Jackie Bowman wrote:
1. Revision means taking a text that has already been translated, and converting it into something that is a completely faithful reflection of the original, while still being something that a native speaker of the target language can read without getting a migraine.
In my experience, and given the general standard of freelance translation from Spanish to English in my field, revision is indispensable.
My own experience is that about 90 percent, possibly 95 percent, of freelance Spa-Eng translators in my field are unable to produce a translation that could be published as it stands. All good translators are excellent revisers and editors of any text that they translate themselves.
2. Proofreading is the last stage of textual review. At this point, the proofreader is looking solely for typographical errors, missing footnotes, redundant line breaks, and so forth. The proofreader is not an editor or reviser. The proofreader is looking solely for things that the editor/reviser missed. It is not the proofreader’s job to correct abominable style. That’s the reviser’s job.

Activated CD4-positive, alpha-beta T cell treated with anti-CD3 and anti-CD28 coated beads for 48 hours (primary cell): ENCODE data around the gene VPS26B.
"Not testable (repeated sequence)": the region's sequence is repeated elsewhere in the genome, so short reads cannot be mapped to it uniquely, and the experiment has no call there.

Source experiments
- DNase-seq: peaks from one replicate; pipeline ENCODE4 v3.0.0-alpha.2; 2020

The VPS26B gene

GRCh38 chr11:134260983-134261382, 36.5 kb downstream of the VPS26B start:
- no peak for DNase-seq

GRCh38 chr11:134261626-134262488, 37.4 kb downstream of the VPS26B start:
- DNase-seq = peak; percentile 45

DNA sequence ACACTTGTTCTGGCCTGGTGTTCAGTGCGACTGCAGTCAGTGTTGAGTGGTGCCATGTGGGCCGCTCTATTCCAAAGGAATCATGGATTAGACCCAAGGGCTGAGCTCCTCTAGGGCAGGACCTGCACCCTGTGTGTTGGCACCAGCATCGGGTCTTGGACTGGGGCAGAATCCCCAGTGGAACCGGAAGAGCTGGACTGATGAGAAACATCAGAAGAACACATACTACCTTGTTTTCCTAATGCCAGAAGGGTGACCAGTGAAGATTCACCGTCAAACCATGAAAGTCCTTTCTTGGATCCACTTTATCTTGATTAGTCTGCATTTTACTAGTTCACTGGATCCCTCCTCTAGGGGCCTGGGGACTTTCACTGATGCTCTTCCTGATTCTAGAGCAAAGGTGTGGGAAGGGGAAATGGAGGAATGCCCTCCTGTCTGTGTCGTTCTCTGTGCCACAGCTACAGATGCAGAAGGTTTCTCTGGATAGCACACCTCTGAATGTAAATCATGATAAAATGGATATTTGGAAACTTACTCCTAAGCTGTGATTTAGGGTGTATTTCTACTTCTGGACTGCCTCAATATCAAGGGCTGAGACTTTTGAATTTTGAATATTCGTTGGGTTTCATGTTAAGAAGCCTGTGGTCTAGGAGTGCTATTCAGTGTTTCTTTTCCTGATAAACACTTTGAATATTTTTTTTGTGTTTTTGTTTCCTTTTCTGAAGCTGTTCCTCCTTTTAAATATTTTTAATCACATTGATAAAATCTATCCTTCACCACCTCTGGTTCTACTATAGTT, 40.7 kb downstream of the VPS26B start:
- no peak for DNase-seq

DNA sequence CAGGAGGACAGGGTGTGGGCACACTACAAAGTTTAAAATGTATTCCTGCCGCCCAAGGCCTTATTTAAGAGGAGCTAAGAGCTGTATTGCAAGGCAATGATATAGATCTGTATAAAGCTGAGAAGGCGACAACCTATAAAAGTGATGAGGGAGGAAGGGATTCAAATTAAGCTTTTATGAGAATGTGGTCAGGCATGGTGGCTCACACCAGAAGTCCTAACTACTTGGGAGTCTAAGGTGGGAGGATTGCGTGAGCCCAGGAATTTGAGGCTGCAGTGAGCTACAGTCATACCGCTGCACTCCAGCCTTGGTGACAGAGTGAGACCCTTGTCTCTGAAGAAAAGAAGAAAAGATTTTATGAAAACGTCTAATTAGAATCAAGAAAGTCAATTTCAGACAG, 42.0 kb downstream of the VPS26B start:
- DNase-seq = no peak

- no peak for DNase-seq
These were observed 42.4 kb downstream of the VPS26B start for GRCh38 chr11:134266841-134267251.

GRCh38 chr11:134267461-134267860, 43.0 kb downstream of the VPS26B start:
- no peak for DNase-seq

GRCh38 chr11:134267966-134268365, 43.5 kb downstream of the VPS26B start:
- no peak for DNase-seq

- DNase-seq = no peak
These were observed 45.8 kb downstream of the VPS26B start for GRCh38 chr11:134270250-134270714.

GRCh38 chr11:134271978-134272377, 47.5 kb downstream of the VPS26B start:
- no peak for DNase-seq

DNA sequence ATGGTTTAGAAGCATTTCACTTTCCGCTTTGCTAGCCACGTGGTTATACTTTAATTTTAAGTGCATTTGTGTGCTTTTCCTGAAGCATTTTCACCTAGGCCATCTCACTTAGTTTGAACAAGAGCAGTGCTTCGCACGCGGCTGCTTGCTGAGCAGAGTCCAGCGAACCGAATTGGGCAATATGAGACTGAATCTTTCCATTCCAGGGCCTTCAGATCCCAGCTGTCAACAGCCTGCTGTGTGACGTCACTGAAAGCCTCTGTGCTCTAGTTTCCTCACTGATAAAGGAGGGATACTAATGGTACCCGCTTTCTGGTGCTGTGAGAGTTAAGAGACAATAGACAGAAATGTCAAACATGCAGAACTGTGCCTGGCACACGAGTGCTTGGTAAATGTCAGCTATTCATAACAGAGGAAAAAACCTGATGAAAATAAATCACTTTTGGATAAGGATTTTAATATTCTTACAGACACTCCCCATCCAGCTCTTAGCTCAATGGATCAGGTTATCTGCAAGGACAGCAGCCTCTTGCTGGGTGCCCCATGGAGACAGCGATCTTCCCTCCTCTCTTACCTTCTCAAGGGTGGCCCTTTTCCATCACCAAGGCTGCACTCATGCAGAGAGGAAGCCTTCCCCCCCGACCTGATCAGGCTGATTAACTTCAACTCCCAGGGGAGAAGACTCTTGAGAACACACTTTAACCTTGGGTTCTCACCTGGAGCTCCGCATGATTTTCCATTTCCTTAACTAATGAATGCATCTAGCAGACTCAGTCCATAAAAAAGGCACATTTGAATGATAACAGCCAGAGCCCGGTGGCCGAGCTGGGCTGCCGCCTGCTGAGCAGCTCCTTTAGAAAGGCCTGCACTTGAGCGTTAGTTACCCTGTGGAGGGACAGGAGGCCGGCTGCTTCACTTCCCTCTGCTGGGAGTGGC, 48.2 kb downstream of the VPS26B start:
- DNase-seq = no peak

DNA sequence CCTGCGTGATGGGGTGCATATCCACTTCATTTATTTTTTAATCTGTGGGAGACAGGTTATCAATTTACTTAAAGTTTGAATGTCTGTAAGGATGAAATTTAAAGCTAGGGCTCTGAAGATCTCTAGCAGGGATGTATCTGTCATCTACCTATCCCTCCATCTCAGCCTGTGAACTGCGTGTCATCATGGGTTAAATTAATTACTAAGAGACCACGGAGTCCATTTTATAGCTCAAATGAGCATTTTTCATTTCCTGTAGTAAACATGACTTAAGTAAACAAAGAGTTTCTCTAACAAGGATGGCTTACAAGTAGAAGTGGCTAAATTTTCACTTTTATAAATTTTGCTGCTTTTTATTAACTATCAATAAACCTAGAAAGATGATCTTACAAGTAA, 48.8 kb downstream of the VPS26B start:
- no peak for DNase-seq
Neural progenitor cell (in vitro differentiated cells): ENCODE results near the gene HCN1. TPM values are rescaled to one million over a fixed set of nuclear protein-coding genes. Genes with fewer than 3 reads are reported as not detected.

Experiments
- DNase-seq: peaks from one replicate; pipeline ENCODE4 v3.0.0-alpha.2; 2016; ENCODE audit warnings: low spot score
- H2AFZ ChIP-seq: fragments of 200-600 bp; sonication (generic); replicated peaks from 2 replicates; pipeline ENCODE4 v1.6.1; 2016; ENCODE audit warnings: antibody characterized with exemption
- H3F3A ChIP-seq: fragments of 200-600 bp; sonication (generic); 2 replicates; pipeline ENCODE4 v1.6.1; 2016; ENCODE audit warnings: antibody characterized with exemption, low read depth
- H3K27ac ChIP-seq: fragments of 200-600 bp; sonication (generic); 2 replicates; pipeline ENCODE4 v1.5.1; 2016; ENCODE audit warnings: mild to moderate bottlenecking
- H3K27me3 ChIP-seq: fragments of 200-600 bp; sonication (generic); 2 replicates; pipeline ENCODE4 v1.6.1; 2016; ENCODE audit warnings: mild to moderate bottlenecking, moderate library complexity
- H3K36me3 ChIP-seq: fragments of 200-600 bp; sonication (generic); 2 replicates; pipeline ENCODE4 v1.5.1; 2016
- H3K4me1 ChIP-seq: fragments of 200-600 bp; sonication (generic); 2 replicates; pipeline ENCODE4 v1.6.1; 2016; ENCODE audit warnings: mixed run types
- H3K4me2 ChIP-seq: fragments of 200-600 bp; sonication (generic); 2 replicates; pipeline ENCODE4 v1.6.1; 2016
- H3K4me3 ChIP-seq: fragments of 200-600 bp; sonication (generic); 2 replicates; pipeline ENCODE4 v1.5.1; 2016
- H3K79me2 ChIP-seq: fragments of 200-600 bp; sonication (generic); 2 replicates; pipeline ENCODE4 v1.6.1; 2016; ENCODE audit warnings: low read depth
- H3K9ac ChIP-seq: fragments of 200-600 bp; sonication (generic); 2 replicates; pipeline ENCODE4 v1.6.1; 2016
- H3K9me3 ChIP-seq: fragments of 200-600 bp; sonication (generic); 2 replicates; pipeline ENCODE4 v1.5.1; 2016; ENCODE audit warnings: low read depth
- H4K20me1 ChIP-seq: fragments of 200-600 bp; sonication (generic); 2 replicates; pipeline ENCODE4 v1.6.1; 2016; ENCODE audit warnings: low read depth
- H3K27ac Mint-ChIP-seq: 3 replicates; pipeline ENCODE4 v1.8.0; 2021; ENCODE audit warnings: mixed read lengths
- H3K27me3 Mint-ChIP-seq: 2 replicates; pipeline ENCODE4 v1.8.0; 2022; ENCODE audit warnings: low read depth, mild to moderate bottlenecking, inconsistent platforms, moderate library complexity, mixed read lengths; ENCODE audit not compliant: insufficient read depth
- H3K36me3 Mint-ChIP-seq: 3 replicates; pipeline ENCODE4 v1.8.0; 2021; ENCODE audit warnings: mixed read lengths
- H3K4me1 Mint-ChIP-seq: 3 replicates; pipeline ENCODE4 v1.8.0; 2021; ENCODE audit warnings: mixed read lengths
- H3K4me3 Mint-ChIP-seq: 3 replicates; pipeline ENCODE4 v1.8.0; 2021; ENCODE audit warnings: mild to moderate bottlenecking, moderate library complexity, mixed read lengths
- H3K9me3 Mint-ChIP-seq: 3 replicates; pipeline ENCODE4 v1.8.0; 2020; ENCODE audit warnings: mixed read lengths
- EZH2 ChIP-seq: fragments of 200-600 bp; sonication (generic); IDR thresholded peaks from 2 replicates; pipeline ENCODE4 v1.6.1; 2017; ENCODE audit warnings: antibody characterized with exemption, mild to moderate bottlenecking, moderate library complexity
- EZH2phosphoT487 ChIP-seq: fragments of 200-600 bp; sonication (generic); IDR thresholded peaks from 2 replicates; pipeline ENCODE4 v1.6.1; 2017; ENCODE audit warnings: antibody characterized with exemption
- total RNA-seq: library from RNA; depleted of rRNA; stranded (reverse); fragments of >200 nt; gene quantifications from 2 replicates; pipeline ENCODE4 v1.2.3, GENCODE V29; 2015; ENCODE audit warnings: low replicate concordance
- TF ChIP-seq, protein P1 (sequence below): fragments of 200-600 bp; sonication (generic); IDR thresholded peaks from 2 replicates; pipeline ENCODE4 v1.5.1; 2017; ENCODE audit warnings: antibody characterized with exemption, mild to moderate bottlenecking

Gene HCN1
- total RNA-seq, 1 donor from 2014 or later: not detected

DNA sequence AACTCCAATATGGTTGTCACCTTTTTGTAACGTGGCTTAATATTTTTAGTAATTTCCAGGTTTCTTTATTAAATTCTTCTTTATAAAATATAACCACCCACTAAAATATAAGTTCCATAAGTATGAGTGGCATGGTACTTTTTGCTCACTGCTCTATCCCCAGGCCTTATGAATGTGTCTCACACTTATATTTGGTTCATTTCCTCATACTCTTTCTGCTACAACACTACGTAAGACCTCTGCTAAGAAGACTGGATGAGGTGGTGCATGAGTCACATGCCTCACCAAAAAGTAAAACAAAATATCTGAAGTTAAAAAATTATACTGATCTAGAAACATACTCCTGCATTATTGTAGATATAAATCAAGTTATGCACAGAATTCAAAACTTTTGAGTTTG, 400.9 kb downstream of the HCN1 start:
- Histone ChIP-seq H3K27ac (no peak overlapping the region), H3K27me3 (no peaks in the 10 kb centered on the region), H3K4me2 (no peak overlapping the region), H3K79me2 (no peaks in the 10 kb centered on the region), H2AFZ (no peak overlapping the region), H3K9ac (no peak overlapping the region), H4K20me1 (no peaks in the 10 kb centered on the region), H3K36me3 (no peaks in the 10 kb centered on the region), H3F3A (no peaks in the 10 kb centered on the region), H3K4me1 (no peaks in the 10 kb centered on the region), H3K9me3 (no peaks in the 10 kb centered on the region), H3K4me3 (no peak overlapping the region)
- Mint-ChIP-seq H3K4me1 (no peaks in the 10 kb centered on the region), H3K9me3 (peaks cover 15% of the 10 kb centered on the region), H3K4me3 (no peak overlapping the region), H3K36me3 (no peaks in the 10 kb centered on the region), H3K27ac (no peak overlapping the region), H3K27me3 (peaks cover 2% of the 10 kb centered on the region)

3. Copywriting is simply writing. It has nothing to do with translation. If you write ‘Buy Wizzo Detergent: It’s Really Great’ for an advertising agency, then you’re a copywriter. Literally, you write copy. You write stuff that will be printed or broadcast. The vast majority of the copywriters I’ve ever known are monolingual. By ‘copywriter’, you might have meant ‘copyeditor’.
4. All translated texts need a proofreader if the text is to be published. In my experience, in my field, only a small minority of translators can write so well in their target language that they don’t need a reviser.
5. If your translation consists of translating 'ouch!' from a US computer game into its Japanese equivalent, then none of the above applies.
[Edited at 2007-01-30 23:14]